Adults who suffered childhood lead exposure were shown to have decreased brain volume, mainly in the prefrontal cortex, affecting fine motor control and executive functioning skills. These skills encompass awareness, impulse control, verbal reasoning, emotional regulation, ability to pay attention, and mental flexibility. It is clear that the dangers of lead, once thought to be safe at low levels, are both lasting and extensive. That is why it is imperative that children be screened for lead exposure when they’re young, especially if they live in older houses. Treatment for lead exposure is complicated because, once the blood-brain barrier is penetrated, the effects of lead on the brain cannot be stopped. As the symptoms change or worsen, the type of care a person needs will change as well. The scope of the rehabilitation necessary in these situations is vast.
Comprehensive neuropsychological testing and cognitive rehabilitation are essential in the treatment of lead poisoning. Rehabilitation approaches can include metacognitive strategy training, development of problem-solving strategies, and general help with executive functioning skills. As with many other types of brain injury, the ability to cope with stress and to keep emotions at appropriate levels requires a lot of effort. This is a disease that will require lifelong support, and the role of the caregiver is perhaps the most crucial.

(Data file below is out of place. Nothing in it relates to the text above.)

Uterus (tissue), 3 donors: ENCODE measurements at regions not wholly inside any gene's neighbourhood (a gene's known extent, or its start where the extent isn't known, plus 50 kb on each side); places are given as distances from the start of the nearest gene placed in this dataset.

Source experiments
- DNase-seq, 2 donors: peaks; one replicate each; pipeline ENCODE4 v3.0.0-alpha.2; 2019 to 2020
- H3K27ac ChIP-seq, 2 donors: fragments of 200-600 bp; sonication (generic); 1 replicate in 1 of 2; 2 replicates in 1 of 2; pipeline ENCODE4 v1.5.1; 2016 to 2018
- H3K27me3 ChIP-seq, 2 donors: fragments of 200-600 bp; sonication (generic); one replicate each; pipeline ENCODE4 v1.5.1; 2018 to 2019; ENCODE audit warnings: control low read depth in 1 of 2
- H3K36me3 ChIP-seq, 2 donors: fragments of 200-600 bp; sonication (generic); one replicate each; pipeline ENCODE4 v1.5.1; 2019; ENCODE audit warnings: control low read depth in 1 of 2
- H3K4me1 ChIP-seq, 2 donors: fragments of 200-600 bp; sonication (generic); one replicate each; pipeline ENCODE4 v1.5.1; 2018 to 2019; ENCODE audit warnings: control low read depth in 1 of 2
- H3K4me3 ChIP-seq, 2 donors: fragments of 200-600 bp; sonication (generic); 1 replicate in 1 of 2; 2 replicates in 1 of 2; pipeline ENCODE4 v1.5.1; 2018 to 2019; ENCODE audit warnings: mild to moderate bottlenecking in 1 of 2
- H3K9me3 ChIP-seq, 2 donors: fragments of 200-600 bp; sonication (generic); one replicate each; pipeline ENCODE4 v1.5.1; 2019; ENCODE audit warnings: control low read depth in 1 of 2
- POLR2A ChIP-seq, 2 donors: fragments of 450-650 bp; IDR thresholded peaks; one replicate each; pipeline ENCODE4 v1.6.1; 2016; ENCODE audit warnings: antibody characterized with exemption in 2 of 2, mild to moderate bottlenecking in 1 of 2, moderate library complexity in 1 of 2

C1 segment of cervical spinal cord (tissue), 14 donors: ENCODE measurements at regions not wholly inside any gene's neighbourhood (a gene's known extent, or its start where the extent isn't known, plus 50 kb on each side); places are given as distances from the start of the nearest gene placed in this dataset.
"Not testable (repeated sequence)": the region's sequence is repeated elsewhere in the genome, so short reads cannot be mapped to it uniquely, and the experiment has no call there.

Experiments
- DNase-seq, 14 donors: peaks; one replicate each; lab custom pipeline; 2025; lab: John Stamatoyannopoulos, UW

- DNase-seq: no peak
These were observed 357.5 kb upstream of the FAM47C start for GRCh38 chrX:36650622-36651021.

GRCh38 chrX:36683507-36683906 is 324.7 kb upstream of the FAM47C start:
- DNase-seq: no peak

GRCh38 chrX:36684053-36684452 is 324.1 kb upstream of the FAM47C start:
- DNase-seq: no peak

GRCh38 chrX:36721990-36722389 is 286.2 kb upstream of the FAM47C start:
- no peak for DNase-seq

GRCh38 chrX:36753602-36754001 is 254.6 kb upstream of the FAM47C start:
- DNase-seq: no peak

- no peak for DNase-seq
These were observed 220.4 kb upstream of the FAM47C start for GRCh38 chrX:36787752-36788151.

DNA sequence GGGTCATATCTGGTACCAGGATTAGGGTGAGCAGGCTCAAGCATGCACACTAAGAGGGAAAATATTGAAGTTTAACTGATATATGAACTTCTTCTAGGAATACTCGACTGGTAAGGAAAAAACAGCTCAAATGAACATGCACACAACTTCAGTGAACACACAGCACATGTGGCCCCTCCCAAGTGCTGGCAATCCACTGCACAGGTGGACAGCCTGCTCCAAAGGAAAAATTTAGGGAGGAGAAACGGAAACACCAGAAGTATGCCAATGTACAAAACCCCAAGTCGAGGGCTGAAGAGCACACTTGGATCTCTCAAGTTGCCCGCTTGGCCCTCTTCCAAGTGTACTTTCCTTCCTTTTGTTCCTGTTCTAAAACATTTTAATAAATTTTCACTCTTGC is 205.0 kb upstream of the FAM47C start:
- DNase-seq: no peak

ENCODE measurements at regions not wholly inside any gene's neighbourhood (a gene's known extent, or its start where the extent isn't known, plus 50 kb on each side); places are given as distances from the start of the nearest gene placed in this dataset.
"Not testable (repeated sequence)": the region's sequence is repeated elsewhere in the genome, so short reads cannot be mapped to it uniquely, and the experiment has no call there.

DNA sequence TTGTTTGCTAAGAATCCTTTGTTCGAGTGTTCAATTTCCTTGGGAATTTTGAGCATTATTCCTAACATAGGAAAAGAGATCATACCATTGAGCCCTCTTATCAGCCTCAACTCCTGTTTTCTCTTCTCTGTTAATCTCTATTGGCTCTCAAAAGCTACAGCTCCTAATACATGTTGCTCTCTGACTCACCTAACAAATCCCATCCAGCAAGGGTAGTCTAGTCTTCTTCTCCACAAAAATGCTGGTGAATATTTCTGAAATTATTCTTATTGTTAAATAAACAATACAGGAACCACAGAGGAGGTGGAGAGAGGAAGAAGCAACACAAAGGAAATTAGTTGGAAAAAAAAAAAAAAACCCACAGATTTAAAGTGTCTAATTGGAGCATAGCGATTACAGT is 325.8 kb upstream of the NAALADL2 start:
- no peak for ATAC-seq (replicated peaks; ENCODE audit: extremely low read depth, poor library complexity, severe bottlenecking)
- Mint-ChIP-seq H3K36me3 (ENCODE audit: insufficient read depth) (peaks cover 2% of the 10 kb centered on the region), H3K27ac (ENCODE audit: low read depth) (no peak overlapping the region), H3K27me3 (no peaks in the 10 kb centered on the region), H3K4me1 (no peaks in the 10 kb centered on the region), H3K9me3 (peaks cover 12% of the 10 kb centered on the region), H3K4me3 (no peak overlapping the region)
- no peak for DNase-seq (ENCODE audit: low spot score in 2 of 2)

Persistent cognitive deficits can sometimes be more disabling than the physical complications of lead poisoning and may require more assistance and monitoring on the part of the caregiver. Some people who experience behavioral problems associated with lead poisoning will not receive the professional rehabilitation and resources they need. As a result, their caregivers will need to act as medical advocates, offer emotional support, and provide help managing their executive functioning deficits.
Like other brain injuries, lead poisoning is a condition with long-lasting effects. Those who are exposed to the toxin early in life will need adequate resources and consistent support to help them cope with the various neurological deficits they will incur as they age. Since lead exposure cannot always be avoided, regular testing is the safest way to ensure early detection and effective management. Increasing awareness of the effects of exposure will also equip those affected with the knowledge required to find the care they need. This silent toxin poses a significant threat to the health of our children, and it is our collective responsibility educate ourselves about this issue.
This article originally appeared in Volume 10, Issue 2 of THE Challenge! published in 2016.